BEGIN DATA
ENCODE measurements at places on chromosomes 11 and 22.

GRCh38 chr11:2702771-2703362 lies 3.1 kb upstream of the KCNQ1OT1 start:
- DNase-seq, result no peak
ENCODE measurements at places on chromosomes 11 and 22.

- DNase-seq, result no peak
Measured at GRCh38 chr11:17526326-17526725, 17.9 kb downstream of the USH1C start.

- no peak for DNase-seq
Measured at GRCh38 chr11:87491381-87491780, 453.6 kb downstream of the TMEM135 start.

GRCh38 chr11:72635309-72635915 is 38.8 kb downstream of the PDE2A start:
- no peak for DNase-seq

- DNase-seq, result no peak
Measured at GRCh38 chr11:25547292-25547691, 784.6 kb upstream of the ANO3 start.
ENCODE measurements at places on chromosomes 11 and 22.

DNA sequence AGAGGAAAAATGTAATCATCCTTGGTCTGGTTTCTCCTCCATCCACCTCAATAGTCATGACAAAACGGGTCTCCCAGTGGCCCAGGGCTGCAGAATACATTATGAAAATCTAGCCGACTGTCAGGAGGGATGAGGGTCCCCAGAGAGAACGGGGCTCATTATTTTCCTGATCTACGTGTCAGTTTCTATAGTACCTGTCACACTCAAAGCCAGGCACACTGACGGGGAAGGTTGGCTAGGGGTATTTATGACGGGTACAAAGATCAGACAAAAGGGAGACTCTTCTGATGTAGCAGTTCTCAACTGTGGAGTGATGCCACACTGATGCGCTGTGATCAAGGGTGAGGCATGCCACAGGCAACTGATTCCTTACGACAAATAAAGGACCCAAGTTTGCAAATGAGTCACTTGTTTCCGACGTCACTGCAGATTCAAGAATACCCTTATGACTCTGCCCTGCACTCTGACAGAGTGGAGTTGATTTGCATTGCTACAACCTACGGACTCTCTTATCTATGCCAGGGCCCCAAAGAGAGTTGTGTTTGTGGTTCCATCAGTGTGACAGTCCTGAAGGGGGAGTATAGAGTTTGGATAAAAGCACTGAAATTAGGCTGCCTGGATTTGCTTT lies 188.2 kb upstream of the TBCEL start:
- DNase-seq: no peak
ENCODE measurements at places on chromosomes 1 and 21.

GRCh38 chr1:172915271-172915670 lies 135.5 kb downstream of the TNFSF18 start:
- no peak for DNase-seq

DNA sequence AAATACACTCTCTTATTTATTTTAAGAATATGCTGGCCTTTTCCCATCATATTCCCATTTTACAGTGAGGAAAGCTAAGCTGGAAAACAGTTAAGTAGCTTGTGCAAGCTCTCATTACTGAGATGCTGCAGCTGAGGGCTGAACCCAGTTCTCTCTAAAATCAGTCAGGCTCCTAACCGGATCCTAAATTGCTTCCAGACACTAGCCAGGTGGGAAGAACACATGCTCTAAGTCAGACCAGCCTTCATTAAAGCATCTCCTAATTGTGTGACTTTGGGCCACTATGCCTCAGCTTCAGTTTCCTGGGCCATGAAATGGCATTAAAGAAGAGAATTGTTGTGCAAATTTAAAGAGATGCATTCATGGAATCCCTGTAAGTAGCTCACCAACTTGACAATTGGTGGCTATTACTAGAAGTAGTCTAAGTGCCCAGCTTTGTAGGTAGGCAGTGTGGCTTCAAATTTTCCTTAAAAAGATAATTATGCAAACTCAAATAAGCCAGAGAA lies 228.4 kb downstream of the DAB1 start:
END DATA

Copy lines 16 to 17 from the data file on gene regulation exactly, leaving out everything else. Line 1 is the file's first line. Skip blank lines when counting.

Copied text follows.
ENCODE measurements at places on chromosomes 1 and 21.

GRCh38 chr1:172915271-172915670 lies 135.5 kb downstream of the TNFSF18 start: